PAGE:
JHPA concluded that the drug store’s foundation, façade walls and cladding, chimneys, windows and doors were in “restorable condition,” but recommended that the building’s attic wall be repaired. “As a result of the on-site survey and considering the architectural and cultural value of Snouder’s Drug Store,” the report stated, “we recommend that it undergo adaptive reuse and sensitive restoration, rather than demolition, which would deprive the Town of Oyster Bay of an important historic resource.”
“Why would you buy a landmark if you didn’t have the intention of restoring it?” Gerard Clark asked. “Mr. Nazif is such a nice man and we want to like him, but the building still sits empty.”
The commission also voted unanimously to direct the town to charge Nazir with code violations. According to Marta Kane, a town spokeswoman, a notice of violation was issued in December “requesting the owner provide a plan to the Town Landmarks Preservation Commission to maintain the structure.” She added that Nazir had been in touch with the town after receiving the violation. “We expect further details as to how they plan to rectify the situation by month’s end,” Kane said.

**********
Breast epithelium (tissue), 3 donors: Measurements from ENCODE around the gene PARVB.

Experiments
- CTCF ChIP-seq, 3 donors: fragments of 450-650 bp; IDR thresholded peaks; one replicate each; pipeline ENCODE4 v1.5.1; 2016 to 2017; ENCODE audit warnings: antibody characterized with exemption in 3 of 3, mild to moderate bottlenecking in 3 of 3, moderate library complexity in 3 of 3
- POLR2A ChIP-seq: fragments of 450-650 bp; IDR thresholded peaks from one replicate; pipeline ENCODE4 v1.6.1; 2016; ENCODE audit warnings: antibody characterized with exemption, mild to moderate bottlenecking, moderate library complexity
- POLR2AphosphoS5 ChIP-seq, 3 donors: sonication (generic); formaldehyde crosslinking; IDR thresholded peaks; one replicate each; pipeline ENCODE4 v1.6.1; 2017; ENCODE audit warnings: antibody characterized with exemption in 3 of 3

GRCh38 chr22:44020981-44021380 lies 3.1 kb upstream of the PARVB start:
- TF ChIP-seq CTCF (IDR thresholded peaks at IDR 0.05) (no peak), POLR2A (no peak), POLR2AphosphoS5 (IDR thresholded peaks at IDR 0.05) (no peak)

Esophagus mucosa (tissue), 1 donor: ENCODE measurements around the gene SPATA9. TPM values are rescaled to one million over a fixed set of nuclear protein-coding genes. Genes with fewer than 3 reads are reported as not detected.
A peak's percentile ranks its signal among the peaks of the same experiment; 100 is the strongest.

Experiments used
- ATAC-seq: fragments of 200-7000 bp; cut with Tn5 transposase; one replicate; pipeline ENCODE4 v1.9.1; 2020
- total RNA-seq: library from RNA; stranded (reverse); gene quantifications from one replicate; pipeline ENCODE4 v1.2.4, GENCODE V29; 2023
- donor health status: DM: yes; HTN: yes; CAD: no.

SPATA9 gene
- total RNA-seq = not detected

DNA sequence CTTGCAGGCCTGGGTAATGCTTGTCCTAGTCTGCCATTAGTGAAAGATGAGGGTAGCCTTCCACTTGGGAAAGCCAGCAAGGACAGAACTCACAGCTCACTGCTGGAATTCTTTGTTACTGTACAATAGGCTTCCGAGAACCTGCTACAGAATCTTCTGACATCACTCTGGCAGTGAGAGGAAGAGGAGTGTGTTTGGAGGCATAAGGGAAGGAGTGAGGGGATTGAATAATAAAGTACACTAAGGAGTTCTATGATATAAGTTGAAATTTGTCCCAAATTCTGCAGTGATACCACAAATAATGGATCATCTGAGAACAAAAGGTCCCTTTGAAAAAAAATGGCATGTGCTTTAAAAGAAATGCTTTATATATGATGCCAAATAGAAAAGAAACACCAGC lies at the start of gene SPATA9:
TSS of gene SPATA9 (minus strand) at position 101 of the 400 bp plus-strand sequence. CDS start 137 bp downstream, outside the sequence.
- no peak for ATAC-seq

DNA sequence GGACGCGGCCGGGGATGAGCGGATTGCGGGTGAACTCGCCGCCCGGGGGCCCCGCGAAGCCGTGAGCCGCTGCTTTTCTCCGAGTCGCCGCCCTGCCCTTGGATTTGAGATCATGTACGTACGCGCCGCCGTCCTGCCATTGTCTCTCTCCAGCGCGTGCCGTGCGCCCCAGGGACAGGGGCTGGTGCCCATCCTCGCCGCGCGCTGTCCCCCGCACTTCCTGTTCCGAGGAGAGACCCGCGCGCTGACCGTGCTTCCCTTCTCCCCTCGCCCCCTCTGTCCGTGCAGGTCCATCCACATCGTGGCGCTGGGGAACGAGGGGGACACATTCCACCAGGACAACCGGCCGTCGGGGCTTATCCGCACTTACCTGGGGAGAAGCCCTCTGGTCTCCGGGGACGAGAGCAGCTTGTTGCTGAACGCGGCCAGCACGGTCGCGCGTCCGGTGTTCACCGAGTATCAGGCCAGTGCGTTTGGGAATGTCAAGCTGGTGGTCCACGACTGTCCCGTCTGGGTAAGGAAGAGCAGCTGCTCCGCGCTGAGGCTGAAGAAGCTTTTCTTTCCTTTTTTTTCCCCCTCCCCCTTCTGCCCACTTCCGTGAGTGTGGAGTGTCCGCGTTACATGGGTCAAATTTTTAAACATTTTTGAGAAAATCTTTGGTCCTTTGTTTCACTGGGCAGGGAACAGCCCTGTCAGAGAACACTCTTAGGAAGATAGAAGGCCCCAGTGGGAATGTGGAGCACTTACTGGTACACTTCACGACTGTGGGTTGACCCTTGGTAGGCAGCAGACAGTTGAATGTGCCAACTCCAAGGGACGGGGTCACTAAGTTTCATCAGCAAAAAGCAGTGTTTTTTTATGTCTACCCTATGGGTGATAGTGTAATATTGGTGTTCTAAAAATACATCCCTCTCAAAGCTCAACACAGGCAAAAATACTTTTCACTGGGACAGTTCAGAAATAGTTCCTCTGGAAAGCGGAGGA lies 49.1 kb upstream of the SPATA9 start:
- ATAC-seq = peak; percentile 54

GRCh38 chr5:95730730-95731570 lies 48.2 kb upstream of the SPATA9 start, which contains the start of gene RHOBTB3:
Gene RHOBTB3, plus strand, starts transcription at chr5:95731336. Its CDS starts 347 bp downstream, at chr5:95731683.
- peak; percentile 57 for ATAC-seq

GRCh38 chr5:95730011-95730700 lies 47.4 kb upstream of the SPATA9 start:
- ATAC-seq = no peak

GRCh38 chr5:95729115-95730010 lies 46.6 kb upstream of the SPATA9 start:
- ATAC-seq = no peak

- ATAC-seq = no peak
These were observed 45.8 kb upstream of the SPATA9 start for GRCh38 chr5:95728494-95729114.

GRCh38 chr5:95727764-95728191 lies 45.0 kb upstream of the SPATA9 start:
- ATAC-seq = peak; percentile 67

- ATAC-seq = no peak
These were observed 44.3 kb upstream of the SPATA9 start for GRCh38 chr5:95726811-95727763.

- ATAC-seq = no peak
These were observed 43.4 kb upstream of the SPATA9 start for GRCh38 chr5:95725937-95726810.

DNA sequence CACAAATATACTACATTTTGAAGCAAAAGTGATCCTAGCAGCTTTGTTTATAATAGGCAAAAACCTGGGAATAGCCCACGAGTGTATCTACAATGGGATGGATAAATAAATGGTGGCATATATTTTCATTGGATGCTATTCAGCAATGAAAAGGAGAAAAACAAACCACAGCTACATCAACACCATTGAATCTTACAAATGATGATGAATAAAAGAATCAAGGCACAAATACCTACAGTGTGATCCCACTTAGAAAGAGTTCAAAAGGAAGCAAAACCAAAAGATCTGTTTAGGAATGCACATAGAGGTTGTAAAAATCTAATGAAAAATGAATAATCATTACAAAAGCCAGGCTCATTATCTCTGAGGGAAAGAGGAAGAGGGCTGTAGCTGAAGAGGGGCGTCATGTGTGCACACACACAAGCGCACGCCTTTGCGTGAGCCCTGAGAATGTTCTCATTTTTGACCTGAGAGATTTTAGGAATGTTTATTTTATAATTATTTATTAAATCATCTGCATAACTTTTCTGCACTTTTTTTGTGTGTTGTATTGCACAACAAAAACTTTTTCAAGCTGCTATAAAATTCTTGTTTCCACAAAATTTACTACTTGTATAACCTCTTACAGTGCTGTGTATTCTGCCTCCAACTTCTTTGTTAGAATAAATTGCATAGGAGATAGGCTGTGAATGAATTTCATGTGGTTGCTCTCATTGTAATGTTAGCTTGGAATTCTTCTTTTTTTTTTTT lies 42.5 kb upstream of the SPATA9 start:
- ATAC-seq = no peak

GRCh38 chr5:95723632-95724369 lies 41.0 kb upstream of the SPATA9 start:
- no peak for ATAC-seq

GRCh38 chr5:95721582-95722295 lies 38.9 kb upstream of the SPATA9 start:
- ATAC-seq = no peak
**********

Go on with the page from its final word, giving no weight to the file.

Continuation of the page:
Collins, a former president of the Oyster Bay Historical Society and the current president of Raynham Hall Museum, said that razing Snouders was not an option.
“From the beginning, Nazir talked about tearing it down,” Collins said. “He should sell it to an owner that would be sympathetic to historic preservation. If it was renovated correctly it would be a jewel.”